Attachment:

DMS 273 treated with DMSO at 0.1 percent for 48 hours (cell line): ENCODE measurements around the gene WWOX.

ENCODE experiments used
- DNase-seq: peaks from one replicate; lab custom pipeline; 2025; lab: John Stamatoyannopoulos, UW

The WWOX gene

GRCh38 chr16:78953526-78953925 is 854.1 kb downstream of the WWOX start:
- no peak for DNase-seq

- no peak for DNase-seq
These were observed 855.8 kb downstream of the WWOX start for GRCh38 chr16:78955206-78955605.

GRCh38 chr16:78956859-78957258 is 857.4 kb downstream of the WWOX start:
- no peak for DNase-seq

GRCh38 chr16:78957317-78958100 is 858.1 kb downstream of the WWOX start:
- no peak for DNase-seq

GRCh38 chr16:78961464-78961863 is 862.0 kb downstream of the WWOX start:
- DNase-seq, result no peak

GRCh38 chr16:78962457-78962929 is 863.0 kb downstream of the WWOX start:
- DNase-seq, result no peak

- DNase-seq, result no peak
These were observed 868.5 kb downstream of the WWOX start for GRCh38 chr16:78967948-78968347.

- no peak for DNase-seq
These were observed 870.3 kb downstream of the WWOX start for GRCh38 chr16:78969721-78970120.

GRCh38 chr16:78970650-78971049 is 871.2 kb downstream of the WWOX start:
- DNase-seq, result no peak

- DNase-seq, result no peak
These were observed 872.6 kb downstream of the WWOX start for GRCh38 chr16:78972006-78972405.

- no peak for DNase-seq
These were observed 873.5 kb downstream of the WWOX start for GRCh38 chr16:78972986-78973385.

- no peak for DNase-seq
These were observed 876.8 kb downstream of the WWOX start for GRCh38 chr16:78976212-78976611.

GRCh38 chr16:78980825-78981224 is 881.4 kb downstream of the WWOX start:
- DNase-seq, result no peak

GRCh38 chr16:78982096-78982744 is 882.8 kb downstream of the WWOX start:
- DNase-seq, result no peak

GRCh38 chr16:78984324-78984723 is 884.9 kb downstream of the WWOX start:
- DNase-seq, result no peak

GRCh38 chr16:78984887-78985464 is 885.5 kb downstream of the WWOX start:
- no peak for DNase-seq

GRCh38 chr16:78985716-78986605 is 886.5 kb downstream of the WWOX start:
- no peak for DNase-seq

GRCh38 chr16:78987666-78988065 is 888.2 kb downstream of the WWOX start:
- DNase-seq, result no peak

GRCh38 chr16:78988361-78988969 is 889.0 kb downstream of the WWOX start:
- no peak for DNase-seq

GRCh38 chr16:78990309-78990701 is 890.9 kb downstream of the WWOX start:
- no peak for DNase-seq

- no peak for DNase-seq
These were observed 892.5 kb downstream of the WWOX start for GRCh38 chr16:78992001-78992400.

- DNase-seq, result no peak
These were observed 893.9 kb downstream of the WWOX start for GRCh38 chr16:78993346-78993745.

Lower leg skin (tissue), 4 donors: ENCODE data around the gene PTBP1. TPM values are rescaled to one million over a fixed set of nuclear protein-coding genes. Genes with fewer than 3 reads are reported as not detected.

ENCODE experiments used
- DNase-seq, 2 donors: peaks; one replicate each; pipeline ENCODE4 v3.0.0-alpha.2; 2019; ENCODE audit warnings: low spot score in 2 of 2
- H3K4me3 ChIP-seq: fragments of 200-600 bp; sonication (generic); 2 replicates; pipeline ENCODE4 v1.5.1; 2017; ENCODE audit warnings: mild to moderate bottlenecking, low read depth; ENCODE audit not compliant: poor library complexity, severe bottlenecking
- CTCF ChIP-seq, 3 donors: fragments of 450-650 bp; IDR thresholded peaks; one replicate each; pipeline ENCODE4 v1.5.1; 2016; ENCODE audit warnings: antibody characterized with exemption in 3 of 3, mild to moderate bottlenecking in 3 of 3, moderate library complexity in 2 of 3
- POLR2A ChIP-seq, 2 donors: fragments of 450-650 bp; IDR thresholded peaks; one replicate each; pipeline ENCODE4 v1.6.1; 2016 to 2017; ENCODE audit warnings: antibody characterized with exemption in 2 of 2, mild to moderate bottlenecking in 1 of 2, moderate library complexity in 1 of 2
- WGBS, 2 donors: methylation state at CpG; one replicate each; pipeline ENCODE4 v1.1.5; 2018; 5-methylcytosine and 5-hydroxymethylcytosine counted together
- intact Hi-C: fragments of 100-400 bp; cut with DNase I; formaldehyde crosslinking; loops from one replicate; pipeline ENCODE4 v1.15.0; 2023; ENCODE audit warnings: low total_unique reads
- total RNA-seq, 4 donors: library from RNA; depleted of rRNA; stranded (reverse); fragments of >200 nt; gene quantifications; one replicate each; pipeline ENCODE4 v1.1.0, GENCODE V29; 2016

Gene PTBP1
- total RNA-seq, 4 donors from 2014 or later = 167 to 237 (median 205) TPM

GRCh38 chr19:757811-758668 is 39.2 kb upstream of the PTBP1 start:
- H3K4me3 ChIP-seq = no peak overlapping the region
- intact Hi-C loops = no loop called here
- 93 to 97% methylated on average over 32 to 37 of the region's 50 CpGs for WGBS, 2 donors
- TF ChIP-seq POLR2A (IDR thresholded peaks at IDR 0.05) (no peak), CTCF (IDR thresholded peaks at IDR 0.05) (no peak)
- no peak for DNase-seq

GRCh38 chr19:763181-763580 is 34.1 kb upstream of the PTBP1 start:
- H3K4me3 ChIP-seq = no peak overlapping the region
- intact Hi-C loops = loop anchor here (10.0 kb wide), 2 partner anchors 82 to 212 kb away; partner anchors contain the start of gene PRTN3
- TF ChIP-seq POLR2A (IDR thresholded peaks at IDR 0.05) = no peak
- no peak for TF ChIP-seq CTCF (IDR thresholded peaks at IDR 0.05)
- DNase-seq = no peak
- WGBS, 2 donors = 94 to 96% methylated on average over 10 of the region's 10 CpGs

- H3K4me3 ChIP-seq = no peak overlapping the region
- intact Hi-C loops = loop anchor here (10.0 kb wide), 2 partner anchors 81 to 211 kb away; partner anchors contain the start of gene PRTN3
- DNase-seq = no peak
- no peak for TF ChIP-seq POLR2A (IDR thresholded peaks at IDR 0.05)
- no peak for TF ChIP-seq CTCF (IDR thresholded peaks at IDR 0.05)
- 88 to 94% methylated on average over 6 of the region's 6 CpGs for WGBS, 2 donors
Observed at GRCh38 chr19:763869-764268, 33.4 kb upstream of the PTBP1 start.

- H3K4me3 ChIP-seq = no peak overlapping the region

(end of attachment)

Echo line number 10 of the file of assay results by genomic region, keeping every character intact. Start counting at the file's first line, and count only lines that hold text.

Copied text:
- no peak for DNase-seq